Sunday, 5 August 2012

Richard Sealy, Esq. Lisbon

RICHARD SEALY (b. abt. 1745 – d. Lisbon 1821).

 He was merchant at Lisbon and a distinguished member of the British Factory,  a partner of the Lisbon House of Evans, Offley, & Sealy, a firm linked by partnership to the Offley firms in London and Porto. He married Elizabeth Baldwin (b. ?- d. 2.09.1811, at Lisbon.)

When in the autumn of 1807, British merchants were ordered to leave the country due to French preassures, Captain Mac Kinley, R.N. played an important role, as senior officer on the Lisbon station, in protecting the property of the British Factory members and bringing them safely aboard British vessels. Among the merchants who afterwards presented Cap. Mc Kinley with a gift was Mr. Richard Sealy.

He had at least two children: George Timothy Sealy, (Lisbon, 07.09.1781) and Mary Harriet Sealy, (Lisbon, 1.02.1784 – d. 29.06.1811).

His son George married in 5.11.1809, Sophia eldest daughter of George Roach Esq., of Liverpool and of Lisbon, who died at Lima, Peru in 16.07.1835. George Sealy was British Vice-Consul at Lima, Peru. He was established by 1820’s in Brazil with a firm Sealy & Co which was dissolved in 1826.

Mary Harriet Sealy in turn, married in 17.05.1809, at Saint George, Liverpool, Dr. Henry Herbert Southey MD (Edinburgh), FRCP (London), FRS, Honorary DCL (Oxford) in 1847, b. Bristol 18.01.1784, the younger son of Robert Southey, a linen draper, (c. 1745 – c. 1792) and his wife (m. 25.9.1772), Margaret Hill (b. c. 1752 in Somerset, died 5.1.1802 in London). He was the younger brother of the famous poet Robert Southey born 12.8.1774, who refers Richard Sealey, his brother's father-in-law in some of his letters.

Of Richard Sealey two different bookplates are known in Portuguese collections(both NIF).
The one, that seems to be the oldest - in oval shape (see above) - was first published by the collector Jaime Augusto Moura, in the «Archivo Nacional de Ex-Libris», I vol. nº 5, December, 1927, pp. 83-84, referring also the second bookplate which had been previously revealed by another famous collector and writer Col. Henrique de Campos Ferreira Lima, in the earlier «Revista de Ex-Líbris Portugueses», vol. II, p. 135.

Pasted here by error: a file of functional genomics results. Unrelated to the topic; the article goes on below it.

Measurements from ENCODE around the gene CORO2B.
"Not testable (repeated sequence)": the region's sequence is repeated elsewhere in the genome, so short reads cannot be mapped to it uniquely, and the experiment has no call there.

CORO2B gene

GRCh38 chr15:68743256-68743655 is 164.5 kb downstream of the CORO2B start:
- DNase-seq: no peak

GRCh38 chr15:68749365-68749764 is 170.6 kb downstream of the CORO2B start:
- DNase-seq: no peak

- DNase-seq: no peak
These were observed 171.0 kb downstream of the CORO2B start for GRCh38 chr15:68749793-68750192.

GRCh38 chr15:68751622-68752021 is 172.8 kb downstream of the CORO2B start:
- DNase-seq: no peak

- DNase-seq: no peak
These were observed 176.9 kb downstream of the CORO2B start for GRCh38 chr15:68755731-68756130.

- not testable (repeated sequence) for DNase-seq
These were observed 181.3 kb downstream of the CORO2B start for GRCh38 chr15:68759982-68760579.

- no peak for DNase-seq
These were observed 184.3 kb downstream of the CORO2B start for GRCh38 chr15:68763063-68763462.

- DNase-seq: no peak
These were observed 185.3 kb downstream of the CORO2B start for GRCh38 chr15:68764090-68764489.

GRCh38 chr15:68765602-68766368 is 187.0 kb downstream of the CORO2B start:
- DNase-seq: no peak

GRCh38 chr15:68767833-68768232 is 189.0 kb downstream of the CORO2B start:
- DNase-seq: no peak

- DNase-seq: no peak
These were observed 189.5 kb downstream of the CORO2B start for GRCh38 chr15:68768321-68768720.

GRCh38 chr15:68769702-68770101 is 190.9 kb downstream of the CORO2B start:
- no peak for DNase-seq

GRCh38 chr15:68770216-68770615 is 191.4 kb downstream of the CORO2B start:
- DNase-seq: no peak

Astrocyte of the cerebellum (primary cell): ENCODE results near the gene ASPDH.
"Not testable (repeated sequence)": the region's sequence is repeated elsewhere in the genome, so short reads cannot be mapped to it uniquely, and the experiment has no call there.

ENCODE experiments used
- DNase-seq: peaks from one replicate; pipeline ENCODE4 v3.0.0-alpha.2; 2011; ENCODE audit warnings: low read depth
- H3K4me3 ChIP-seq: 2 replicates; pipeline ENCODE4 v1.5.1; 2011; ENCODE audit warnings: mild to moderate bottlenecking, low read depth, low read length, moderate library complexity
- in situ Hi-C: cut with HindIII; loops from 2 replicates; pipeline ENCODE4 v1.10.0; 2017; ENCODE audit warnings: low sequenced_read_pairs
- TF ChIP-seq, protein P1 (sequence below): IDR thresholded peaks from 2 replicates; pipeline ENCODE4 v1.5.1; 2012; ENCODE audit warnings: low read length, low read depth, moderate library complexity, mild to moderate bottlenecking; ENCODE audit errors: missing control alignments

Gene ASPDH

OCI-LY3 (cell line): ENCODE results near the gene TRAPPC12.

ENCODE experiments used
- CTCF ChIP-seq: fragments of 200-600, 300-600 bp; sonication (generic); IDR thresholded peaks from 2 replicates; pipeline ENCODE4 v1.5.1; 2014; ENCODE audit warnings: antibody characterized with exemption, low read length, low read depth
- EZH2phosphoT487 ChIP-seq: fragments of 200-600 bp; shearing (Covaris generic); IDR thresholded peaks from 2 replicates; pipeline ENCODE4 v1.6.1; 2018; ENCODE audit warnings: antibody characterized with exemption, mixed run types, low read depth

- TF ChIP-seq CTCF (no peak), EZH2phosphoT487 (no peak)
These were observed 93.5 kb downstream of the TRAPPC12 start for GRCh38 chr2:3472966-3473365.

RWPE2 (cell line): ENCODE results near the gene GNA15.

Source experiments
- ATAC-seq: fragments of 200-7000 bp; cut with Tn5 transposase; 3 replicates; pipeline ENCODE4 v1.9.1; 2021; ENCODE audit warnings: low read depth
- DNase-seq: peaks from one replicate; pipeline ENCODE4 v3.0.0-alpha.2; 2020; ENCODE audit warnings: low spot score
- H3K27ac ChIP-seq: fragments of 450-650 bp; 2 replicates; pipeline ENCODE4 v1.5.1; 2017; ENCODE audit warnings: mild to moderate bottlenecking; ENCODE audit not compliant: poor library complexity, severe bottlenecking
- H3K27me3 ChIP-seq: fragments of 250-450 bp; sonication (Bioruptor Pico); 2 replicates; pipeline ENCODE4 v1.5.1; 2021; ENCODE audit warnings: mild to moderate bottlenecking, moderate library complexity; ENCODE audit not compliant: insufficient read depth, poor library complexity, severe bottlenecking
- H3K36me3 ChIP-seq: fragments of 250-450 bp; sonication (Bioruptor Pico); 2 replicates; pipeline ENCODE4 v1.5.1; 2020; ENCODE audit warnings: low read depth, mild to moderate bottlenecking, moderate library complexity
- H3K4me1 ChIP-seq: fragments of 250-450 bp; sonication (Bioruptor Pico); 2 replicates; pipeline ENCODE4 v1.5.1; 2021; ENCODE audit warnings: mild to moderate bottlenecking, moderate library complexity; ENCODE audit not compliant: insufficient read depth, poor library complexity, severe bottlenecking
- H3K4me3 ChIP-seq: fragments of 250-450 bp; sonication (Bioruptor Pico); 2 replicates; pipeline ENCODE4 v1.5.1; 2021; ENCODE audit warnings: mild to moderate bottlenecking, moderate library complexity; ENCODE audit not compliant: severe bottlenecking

But as it usually occurred in those days, little information was given on the bookplate owner, apart from being a British merchant.
The British armorials do not give arms to this gentleman or family which is not at all anormal, since many commoners adopted arms of a given surname without registering then at the College of Arms.
Having lived so long in Portugal it is natural that his bookplates, although not very common, appear in Portuguese bookplate collections.

Superlibros of Lord Charles Stuart of Rothesay

Reviewed August 2012

Charles Stuart, GCB, PC, GCTS (1779-1845)
1st Baron Stuart of Rothesay (cr. 1828) and Count of Machico (1825) and Marquess of Angra do Heroismo, in Portugal.
For his portrait in fine robes when he was Ambassador to France see,
The son of Lieut.-General Sir Charles Chrichton-Stuart, KB, who commanded a batallion of the 37th Regiment of Foot during the War of the American Revolution, and grandson of John Stuart, KG, 3rd Earl of Bute. His mother was Lady Anne Louisa Bertie, daughter of Lord Vere Bertie.
Lord Stuart of Rothesay married Lady Elizabeth Margaret Yorke, daughter of the 3rd Earl of Hardwicke and had two daughters.
Minister at the Hague (1815), Ambassador to France (1815-24 and 1828-30), Envoy to Portugal (1810), Ambassador to St. Petersburg (1841-45), Ambassador to Portugal (1825-26) and a member of the Regency of Portugal during the Peninsular Wars.
In 1823, acting as a mediator, he was sent as an Ambassador of King John VI of Portugal to Brazil to negotiate the independence and on behalf of George Canning, to assure a new trade agreement with the Empire of Brazil favourable to British interests.
Later, after John VI's death in 1826, he went again to Brazil and brought to Portugal the Constitutional Chart given by the new king Dom Pedro IV together with his abdication on his daughter Mary who was to marry her uncle D. Miguel, the ultras leader, then in exile in Austria.
This however did not settle the dynastic dispute, since his younger brother Dom Miguel was acclaimed king in 1828, giving rise to a civil war- known to British authors as the 'War of the Two Brothers' - which lasted till 1834.
He was awarded the Grand Cross of the Order of the Tower and of the Sword in 1812.
Lord Stuart of Rothesay fullfilled his life dream of reacquring his grandfather's estate - Highcliffe - and built a new house - Highcliffe Castle , Hampshire, in the Gothic revival style.
For his earlier house - Bure Homage see,

His library, like so many others, was sold in an auction in London in 1855, of which a Catalogue was printed.
Fortunately enough, two XIXth century well-knonw Portuguese bibliophiles bought many books at the auction of Sir Charles Stuart of Rothesay's Library, in 1855: the Count of Lavradio and Mr. João da Guerra Rebelo Fontoura, a wine merchant in London. The latter was married 2ndly, to Cecilia Eleanor Canning. Both these libraries were in turn later dispersed at auction sales, Fontoura's having been sold in Leipzig, by Mssrs. Karl W. Hiersemann, in 1899 (cf. Luís de Bivar Guerra, «A biblioteca de Lord Stuart de Rothesay núcleo de duas importantes livrarias portuguesas», pp. 120-123).
Lord Stuart of Rothesay also used another superlibros (a crest with motto) on the bindings of his books (see, example from a book at St. John's College, Cambridge -
Part of his papers with important correspondance have left Europe and are at the Andersen Library, University of Minnesota (see, and at Lilly Library (see, An important collection of maps his at the Univ. of California, Los Angeles (see,

Lord Stuart used in his books bindings a superlibros described below.

Arms: Stuart of Rothesay
Motto: «Avito Viret Honor», «Nobilis Ira»